A Pineview resident is fighting back against the Fraser-Fort George Regional District's attempt to get him to remove more than 100 vehicles stored on his property.
The FFGRD filed a notice of claim in December seeking a court order to compel him to remove the vehicles or allow the FFGRD to do it for him, saying the collection violates the regional district's zoning and unsightly premises bylaws.
But in a response filed January 7 at the Prince George courthouse, a lawyer acting on behalf of the property owner maintains the collection remains within the boundaries of the law.
On whether the collection makes the property unsightly, lawyer Dan Marcotte says all of the vehicles are contained within a fully enclosed compound and cannot be seen by anyone standing outside the property line or the view is so slight it makes no difference.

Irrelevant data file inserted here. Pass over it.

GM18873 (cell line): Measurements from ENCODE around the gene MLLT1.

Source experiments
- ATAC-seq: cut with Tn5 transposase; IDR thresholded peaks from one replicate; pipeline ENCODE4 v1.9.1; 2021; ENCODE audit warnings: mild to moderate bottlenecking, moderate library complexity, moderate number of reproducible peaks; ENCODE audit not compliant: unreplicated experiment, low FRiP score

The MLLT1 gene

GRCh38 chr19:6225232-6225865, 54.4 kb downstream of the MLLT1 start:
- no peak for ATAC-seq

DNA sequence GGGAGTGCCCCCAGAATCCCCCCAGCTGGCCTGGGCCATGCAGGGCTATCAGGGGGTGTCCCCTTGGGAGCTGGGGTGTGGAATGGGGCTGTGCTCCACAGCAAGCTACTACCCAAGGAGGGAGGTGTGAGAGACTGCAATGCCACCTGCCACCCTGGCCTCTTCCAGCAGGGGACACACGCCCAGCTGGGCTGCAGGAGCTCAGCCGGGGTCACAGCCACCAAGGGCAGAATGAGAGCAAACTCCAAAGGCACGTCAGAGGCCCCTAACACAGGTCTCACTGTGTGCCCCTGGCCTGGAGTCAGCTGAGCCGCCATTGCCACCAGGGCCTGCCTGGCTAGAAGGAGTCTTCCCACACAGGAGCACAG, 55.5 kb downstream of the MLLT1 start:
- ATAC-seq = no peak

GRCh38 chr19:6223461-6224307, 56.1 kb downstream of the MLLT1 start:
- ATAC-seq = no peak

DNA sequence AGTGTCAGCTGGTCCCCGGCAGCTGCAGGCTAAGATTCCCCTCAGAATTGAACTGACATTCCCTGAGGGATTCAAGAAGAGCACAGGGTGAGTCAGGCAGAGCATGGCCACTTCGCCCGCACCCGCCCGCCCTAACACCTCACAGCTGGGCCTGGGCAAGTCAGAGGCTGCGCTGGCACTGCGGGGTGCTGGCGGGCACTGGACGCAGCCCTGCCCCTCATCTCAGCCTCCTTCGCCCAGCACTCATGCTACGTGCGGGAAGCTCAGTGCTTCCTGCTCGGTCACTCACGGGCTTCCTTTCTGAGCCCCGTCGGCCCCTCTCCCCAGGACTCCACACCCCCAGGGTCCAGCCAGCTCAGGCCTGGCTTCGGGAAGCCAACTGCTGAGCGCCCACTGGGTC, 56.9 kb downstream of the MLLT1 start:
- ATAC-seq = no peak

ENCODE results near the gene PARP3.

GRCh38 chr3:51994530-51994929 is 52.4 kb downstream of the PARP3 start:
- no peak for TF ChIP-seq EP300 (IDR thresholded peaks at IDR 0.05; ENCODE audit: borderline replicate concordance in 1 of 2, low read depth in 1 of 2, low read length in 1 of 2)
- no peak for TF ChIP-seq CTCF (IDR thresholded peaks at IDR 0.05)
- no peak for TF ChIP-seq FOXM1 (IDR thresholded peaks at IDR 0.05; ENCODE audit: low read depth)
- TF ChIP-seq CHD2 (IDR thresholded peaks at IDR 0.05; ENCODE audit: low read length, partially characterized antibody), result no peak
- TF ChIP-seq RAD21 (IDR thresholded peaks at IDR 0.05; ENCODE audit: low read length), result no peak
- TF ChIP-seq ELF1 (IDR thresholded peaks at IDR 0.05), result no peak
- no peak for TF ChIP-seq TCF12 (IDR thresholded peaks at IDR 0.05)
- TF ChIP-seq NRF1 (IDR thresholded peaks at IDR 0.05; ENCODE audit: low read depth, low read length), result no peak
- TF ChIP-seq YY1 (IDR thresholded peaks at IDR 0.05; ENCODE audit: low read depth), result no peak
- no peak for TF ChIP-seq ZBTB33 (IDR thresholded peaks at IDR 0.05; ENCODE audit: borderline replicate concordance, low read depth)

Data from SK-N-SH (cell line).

On whether the zoning bylaw is being violated, Marcotte casts doubt on the bylaw's clarity and maintains the collection is "consistent with an incidental to the permitted uses" of the property's rural residential zone.
The FFGRD claims that as recently as mid-November, there were as many as 140 vehicles on the property and that at least 23 of the vehicles had significant damage, at least 22 vehicles were without valid licence plates and that several piles of vehicle parts and other material were found on the property.
It is seeking an order that he lower the count down to 10 vehicles, of which no more than two can be derelict, and to remove all of the piles of parts and rubbish.
Marcotte says his client restores vintage Ford pickup trucks, rebuilds cars to race in "hit to pass" and stock car events at the Prince George Auto Racing Association Speedway and carries out minor repair work as hobbies on the property.
"Many of the motor vehicles are used by the defendant, from time to time and as needed, for parts in the restoration of his vintage vehicles or in the rehabilitation of vehicles in hit to pass racing events or stock car racing events," Marcotte says.
The allegations have not yet been tested in court.
Mark Nielsen, Local Journalism Initiative Reporter, Prince George Citizen